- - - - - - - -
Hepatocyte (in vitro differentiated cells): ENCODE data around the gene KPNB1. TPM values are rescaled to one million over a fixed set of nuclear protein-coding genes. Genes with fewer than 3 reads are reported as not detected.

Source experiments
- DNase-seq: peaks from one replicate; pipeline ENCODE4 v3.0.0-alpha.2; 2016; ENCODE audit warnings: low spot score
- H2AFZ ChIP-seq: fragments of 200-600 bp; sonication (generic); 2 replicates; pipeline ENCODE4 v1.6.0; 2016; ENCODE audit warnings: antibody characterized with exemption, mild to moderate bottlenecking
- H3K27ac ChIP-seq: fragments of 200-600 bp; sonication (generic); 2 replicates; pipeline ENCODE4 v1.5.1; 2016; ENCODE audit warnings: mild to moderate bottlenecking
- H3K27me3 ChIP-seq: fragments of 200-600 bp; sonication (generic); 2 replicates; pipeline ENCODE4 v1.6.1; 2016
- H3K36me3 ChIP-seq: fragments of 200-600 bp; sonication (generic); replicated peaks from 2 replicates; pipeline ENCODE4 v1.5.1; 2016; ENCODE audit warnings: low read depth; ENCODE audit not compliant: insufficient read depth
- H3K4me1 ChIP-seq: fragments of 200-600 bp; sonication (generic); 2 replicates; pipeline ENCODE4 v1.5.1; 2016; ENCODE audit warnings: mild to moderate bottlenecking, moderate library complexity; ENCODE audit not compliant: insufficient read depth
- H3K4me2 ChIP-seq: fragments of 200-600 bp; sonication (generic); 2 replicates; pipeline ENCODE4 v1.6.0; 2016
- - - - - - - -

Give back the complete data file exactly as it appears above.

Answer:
Hepatocyte (in vitro differentiated cells): ENCODE data around the gene KPNB1. TPM values are rescaled to one million over a fixed set of nuclear protein-coding genes. Genes with fewer than 3 reads are reported as not detected.

Source experiments
- DNase-seq: peaks from one replicate; pipeline ENCODE4 v3.0.0-alpha.2; 2016; ENCODE audit warnings: low spot score
- H2AFZ ChIP-seq: fragments of 200-600 bp; sonication (generic); 2 replicates; pipeline ENCODE4 v1.6.0; 2016; ENCODE audit warnings: antibody characterized with exemption, mild to moderate bottlenecking
- H3K27ac ChIP-seq: fragments of 200-600 bp; sonication (generic); 2 replicates; pipeline ENCODE4 v1.5.1; 2016; ENCODE audit warnings: mild to moderate bottlenecking
- H3K27me3 ChIP-seq: fragments of 200-600 bp; sonication (generic); 2 replicates; pipeline ENCODE4 v1.6.1; 2016
- H3K36me3 ChIP-seq: fragments of 200-600 bp; sonication (generic); replicated peaks from 2 replicates; pipeline ENCODE4 v1.5.1; 2016; ENCODE audit warnings: low read depth; ENCODE audit not compliant: insufficient read depth
- H3K4me1 ChIP-seq: fragments of 200-600 bp; sonication (generic); 2 replicates; pipeline ENCODE4 v1.5.1; 2016; ENCODE audit warnings: mild to moderate bottlenecking, moderate library complexity; ENCODE audit not compliant: insufficient read depth
- H3K4me2 ChIP-seq: fragments of 200-600 bp; sonication (generic); 2 replicates; pipeline ENCODE4 v1.6.0; 2016